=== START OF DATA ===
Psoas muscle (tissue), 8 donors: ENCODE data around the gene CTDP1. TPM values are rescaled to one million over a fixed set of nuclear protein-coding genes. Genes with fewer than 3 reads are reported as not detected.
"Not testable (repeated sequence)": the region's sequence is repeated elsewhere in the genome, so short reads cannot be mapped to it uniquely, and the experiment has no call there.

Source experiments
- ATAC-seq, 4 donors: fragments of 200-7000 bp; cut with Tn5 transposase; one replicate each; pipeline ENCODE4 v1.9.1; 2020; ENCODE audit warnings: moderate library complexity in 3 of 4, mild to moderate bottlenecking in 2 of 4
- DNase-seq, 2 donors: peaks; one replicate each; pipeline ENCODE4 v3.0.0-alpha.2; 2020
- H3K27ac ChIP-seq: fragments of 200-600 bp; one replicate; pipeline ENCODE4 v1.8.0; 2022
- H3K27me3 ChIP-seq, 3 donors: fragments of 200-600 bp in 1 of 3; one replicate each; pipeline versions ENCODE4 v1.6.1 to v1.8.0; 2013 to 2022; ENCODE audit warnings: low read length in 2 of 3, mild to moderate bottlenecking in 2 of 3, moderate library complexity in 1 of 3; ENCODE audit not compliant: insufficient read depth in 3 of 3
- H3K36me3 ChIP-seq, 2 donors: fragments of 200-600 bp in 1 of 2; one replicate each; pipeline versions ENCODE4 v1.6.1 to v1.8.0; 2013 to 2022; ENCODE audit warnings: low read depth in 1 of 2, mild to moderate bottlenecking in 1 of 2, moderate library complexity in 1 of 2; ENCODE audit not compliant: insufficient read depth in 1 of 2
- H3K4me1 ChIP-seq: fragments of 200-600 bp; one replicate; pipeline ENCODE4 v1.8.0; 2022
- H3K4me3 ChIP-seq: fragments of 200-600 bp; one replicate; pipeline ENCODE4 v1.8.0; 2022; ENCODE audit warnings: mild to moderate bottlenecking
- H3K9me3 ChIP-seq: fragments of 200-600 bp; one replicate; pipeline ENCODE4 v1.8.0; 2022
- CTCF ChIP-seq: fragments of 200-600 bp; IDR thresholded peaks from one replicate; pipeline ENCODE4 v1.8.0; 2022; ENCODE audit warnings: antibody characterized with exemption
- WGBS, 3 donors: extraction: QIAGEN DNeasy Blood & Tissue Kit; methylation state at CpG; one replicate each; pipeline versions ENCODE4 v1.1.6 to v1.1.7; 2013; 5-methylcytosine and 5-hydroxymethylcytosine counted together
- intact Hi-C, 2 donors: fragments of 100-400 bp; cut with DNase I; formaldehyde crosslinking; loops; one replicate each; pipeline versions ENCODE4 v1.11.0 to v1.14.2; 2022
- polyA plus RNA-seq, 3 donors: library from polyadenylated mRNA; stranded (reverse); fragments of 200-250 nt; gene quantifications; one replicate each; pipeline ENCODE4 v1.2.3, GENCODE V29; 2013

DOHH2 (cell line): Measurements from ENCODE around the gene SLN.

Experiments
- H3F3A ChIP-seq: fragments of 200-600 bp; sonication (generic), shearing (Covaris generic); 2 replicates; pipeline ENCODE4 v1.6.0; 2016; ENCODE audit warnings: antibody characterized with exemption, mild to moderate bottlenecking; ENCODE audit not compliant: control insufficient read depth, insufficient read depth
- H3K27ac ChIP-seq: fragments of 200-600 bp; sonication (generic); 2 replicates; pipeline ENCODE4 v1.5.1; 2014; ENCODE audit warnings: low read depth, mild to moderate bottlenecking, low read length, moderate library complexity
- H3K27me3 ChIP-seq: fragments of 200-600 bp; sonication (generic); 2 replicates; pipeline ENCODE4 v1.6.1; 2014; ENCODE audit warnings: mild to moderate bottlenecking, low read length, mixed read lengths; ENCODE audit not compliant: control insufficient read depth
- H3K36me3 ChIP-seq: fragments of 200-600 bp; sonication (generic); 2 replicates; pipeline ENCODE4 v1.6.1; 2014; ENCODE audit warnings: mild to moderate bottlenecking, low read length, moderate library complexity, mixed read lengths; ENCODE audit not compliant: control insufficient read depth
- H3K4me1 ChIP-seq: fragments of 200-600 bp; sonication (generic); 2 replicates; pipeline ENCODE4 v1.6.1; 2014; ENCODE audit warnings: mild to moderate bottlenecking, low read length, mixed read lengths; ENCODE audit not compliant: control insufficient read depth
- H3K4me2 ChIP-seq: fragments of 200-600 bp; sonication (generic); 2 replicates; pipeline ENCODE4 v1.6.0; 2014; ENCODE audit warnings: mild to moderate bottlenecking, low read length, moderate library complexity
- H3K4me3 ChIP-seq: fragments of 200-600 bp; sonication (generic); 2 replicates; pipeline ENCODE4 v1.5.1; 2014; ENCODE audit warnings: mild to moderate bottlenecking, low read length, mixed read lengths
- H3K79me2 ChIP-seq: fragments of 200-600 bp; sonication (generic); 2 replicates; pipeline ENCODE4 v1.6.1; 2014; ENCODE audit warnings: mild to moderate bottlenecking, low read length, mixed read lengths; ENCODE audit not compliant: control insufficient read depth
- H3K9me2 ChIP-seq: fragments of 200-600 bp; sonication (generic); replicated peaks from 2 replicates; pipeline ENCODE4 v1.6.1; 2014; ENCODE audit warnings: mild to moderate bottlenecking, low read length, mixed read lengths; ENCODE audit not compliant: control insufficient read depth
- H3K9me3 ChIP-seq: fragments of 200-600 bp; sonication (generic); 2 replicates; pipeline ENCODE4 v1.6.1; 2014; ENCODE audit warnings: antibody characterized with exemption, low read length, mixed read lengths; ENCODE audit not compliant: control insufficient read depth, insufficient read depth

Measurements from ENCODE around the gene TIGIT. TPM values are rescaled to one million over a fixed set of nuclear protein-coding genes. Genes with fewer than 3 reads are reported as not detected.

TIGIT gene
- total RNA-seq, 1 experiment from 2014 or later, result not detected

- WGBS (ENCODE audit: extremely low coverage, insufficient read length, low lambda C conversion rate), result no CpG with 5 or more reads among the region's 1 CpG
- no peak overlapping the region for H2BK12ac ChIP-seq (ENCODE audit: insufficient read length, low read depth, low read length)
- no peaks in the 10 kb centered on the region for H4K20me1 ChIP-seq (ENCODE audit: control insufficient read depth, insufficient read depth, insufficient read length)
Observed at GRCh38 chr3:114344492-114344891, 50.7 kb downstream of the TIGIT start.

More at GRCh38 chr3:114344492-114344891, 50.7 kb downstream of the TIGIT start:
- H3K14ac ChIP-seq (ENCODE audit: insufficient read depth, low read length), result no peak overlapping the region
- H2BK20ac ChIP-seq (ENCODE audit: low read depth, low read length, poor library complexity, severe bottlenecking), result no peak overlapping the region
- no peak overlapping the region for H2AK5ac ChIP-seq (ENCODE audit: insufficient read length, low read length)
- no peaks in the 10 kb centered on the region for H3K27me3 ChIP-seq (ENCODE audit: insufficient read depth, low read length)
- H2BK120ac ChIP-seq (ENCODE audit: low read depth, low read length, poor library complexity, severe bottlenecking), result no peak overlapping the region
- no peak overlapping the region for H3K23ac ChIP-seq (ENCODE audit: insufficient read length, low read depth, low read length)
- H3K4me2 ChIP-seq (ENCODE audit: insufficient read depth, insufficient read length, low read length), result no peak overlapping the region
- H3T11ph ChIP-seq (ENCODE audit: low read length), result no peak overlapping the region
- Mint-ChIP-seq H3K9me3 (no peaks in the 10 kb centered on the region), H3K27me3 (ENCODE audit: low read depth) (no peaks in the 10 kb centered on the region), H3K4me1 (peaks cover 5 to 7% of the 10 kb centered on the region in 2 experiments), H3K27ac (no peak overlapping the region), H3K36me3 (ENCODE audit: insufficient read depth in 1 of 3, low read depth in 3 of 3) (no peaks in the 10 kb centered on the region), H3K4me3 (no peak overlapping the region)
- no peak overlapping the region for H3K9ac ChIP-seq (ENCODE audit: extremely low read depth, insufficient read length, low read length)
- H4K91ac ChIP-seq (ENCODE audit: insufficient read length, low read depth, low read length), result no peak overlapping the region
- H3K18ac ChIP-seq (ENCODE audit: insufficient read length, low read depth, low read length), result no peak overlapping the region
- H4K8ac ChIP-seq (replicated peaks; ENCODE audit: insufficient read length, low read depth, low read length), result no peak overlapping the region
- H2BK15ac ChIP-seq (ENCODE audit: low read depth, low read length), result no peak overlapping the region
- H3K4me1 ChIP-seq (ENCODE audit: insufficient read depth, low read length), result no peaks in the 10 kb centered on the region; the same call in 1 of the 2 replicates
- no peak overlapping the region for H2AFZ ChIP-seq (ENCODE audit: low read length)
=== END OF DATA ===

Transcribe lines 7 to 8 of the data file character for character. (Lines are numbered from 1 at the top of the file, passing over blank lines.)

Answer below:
- H3K27me3 ChIP-seq, 3 donors: fragments of 200-600 bp in 1 of 3; one replicate each; pipeline versions ENCODE4 v1.6.1 to v1.8.0; 2013 to 2022; ENCODE audit warnings: low read length in 2 of 3, mild to moderate bottlenecking in 2 of 3, moderate library complexity in 1 of 3; ENCODE audit not compliant: insufficient read depth in 3 of 3
- H3K36me3 ChIP-seq, 2 donors: fragments of 200-600 bp in 1 of 2; one replicate each; pipeline versions ENCODE4 v1.6.1 to v1.8.0; 2013 to 2022; ENCODE audit warnings: low read depth in 1 of 2, mild to moderate bottlenecking in 1 of 2, moderate library complexity in 1 of 2; ENCODE audit not compliant: insufficient read depth in 1 of 2